Etiology, Assessment and Treatment of Post-gastric Bypass Severe Hypoglycemia

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University of Aarhus

Status

Completed

Conditions

Hypoglycemia
Surgery
Obesity

Treatments

Dietary Supplement: Oral Glucose tolerance test (OGGT)
Drug: Octreotide
Dietary Supplement: Liquid mixed meal

Study type

Interventional

Funder types

Other

Identifiers

NCT01865760
1-16-02-138-13

Details and patient eligibility

About

With increasing rates of obesity the number of anti-obesity operations performed is increasing; one of the most common is gastric bypass. Anti-obesity surgery ameliorates diabetes and several other serious comorbidities, but bariatric surgery is also associated with medical and nutritional complications. Post-gastric bypass hyperinsulinemic hypoglycemia is a relative rare but serious complication often seen months to years after gastric bypass surgery. The patients experience neuroglycopenic symptoms (eg. inability to concentrate, weakness, altered mental status, loss of consciousness). The purpose of this study is to determine whether glucagon-like peptide-1 (GLP-1)or other enteropancreatic factors (eg. gastric emptying rate) are responsible for the excessed insulin secretion seen in some patients after bariatric surgery.

Full description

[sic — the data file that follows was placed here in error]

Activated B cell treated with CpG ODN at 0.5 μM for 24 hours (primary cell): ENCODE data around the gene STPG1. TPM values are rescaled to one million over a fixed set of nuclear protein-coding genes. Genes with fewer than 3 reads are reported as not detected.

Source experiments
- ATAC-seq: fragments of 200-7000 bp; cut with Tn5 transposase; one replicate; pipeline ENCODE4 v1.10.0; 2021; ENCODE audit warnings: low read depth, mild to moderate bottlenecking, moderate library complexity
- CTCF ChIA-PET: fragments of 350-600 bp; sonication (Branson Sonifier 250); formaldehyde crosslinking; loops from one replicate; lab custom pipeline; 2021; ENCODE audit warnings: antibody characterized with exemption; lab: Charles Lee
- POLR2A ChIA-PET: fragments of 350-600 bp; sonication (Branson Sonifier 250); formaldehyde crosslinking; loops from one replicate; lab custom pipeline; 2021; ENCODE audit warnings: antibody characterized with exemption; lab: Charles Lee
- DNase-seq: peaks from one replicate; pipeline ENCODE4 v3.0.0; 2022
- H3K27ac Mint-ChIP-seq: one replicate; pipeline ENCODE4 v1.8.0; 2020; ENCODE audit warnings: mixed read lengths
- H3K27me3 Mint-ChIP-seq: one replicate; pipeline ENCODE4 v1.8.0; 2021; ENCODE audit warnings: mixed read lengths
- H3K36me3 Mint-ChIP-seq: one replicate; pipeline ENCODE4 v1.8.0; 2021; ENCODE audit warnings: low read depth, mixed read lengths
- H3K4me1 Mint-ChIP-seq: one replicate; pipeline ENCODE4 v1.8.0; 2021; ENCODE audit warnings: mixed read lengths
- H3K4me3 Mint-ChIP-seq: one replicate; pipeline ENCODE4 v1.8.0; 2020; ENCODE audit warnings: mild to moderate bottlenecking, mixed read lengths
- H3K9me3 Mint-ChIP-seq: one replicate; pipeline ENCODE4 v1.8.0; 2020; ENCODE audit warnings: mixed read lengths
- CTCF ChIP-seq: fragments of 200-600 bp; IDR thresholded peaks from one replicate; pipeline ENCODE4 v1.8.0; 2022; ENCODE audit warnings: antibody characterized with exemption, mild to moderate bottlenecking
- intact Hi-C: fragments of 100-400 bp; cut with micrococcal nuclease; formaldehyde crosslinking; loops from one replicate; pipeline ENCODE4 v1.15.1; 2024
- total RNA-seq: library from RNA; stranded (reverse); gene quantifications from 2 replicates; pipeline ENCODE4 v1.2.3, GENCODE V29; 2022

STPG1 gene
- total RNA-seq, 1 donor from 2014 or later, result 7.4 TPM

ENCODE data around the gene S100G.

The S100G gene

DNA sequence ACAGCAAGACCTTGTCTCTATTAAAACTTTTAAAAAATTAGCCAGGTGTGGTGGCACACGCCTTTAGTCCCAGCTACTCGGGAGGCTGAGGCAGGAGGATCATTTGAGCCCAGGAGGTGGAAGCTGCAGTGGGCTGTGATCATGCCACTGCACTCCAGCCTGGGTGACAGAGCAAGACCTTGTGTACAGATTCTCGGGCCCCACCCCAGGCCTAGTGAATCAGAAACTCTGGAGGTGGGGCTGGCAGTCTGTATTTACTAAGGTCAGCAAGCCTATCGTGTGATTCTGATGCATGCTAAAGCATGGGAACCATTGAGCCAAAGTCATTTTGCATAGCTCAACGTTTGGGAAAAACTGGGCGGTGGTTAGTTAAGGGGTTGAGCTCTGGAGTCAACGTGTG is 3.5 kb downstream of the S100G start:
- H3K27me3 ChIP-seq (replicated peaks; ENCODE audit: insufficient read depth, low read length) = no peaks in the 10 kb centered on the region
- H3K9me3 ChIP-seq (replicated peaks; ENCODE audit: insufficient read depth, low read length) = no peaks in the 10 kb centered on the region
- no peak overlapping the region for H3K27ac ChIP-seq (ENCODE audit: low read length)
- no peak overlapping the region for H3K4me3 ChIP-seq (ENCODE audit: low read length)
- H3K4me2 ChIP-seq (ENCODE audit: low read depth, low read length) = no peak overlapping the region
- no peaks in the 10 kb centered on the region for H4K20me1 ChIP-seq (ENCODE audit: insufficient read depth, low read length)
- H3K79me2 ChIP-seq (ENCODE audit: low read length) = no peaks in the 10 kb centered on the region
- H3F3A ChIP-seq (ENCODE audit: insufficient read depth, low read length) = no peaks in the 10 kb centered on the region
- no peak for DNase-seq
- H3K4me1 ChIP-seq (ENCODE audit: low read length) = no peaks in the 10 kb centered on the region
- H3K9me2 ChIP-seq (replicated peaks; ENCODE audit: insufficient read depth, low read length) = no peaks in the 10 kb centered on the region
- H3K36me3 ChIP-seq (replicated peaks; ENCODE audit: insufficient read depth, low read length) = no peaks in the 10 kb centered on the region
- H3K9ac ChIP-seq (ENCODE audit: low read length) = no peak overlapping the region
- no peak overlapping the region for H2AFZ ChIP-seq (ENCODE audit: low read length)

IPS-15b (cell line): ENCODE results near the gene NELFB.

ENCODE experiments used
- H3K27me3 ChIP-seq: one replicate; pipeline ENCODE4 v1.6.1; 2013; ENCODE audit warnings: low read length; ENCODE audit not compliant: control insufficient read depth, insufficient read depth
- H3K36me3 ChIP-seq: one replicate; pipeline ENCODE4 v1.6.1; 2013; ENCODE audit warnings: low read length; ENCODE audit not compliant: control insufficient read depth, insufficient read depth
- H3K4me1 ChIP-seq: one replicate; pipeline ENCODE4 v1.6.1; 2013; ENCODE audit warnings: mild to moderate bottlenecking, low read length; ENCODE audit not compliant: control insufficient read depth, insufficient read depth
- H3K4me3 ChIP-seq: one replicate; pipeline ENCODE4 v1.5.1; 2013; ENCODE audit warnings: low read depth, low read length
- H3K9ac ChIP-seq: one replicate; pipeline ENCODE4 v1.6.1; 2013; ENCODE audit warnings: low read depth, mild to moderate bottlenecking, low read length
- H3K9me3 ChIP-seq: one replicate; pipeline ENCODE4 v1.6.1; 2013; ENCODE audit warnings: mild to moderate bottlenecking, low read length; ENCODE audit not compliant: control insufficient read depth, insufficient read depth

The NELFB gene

The increasing prevalence of obesity has led to parallel increase in bariatric surgery. Sustained weight reductions of up to 50 % of excess body weight are achieved in the majority of patients, and bariatric surgery is more effective in producing sustained weight loss. Another remarkable effect of bariatric surgery, especially Roux-en-Y gastric bypass (RYGB), is the profound and durable resolution of clinical manifestations of type 2 diabetes. Despite the favorable effects of bariatric surgery on obesity-associated morbidity and mortality, there has been mounting concerns about severe hypoglycemia associated with Roux-en-Y gastric bypass surgery. This is an increasingly recognized condition characterized by neuroglycopenia and inappropriately elevated insulin concentrations. The patients experience autonomic symptoms with tremor, palpitation, sweating and hunger, and symptoms of neuroglycopenia such as inability to concentrate, weakness, drowsiness and behavioral changes. One issue complicating the characterization of post-gastric bypass surgery is that patients who have undergone bariatric surgery typically experience numerous post-prandial symptoms including the "dumping syndrome", which may be part of a continuum of post-gastric bypass hypoglycemia. We know that affected individuals have exaggerated insulin and glucagon-like peptide-1 response to meal consumption compared with asymptomatic individuals with prior gastric bypass surgery. Ten patients with recurrent hypoglycemia events, including the presence of Whipple's triad, following gastric bypass surgery will participate in this study. Ten asymptomatic subjects with previous gastric bypass surgery and 10 control subjects with normal glucose tolerance and no prior gastrointestinal surgery will be recruited. Ten subjects with prior sleeve-gastrectomi will also participate in order to see if this operation is more beneficial in avoiding post-gastric bypass hypoglycemia. Pre- and postprandial hormone levels and insulin secretion rates in response to 50 mg oral glucose tolerance test (OGTT), isoglycemic intravenous glucose infusion (IIGI) and 300 kcal liquid mixed meal will be measured in 3 different days separated by an interval of at least 1 week. These tests will be performed to see how the response to intravenous versus per oral glucose stimulation differ in the four different groups in regard to biomedical markers and symptoms of hypoglycemia. All participants will wear Continuous Glucose Monitoring (CGM) for at least 5 days. During this period of time the subjects will be asked to come to the laboratory on two separate days to receive a high-carbohydrate meal and a low-carbohydrate meal respectively. The ingestion of the will be followed by three hours blood glucose measurements along with the CGM. The purpose of these test are to see the different response in glucose depending on the composition of the meal ingested, and to see whether CGM is reliably especially for measuring low levels of glucose. The subjects with recurrent hypoglycemia events following gastric bypass surgery will receive the liquid mixed meal three times separated by at least one week; first as described earlier without receiving any drug and afterwards receiving either Exendin 9-39 (a specific GLP-1 receptor antagonist) or a Octreotid (Somatostatin analog). The purpose of these tests are to test the hypothesis that gastric bypass surgery associated hyperinsulinemic hypoglycemia is mediated by increased GLP-1 actions. Furthermore we use the somatostatin analog to test whether an inhibition of other gastroenteropancreatic hormones and a delay in gastric emptying of solids will change the glucose-insulin metabolism. To evaluate the impact of these pharmacologically interventions on gastric emptying rate we use acetaminophen absorption test. Aim: Is GLP-1 or other gastroenteropancreatic hormones pathophysiologically involved in the development of post-gastric bypass hyperinsulinemic hypoglycemia? To investigate whether CGM can be used to diagnose hypoglycemia after gastric bypass surgery? Which nutritional and pharmacological options do we have in managing the treatment of this condition?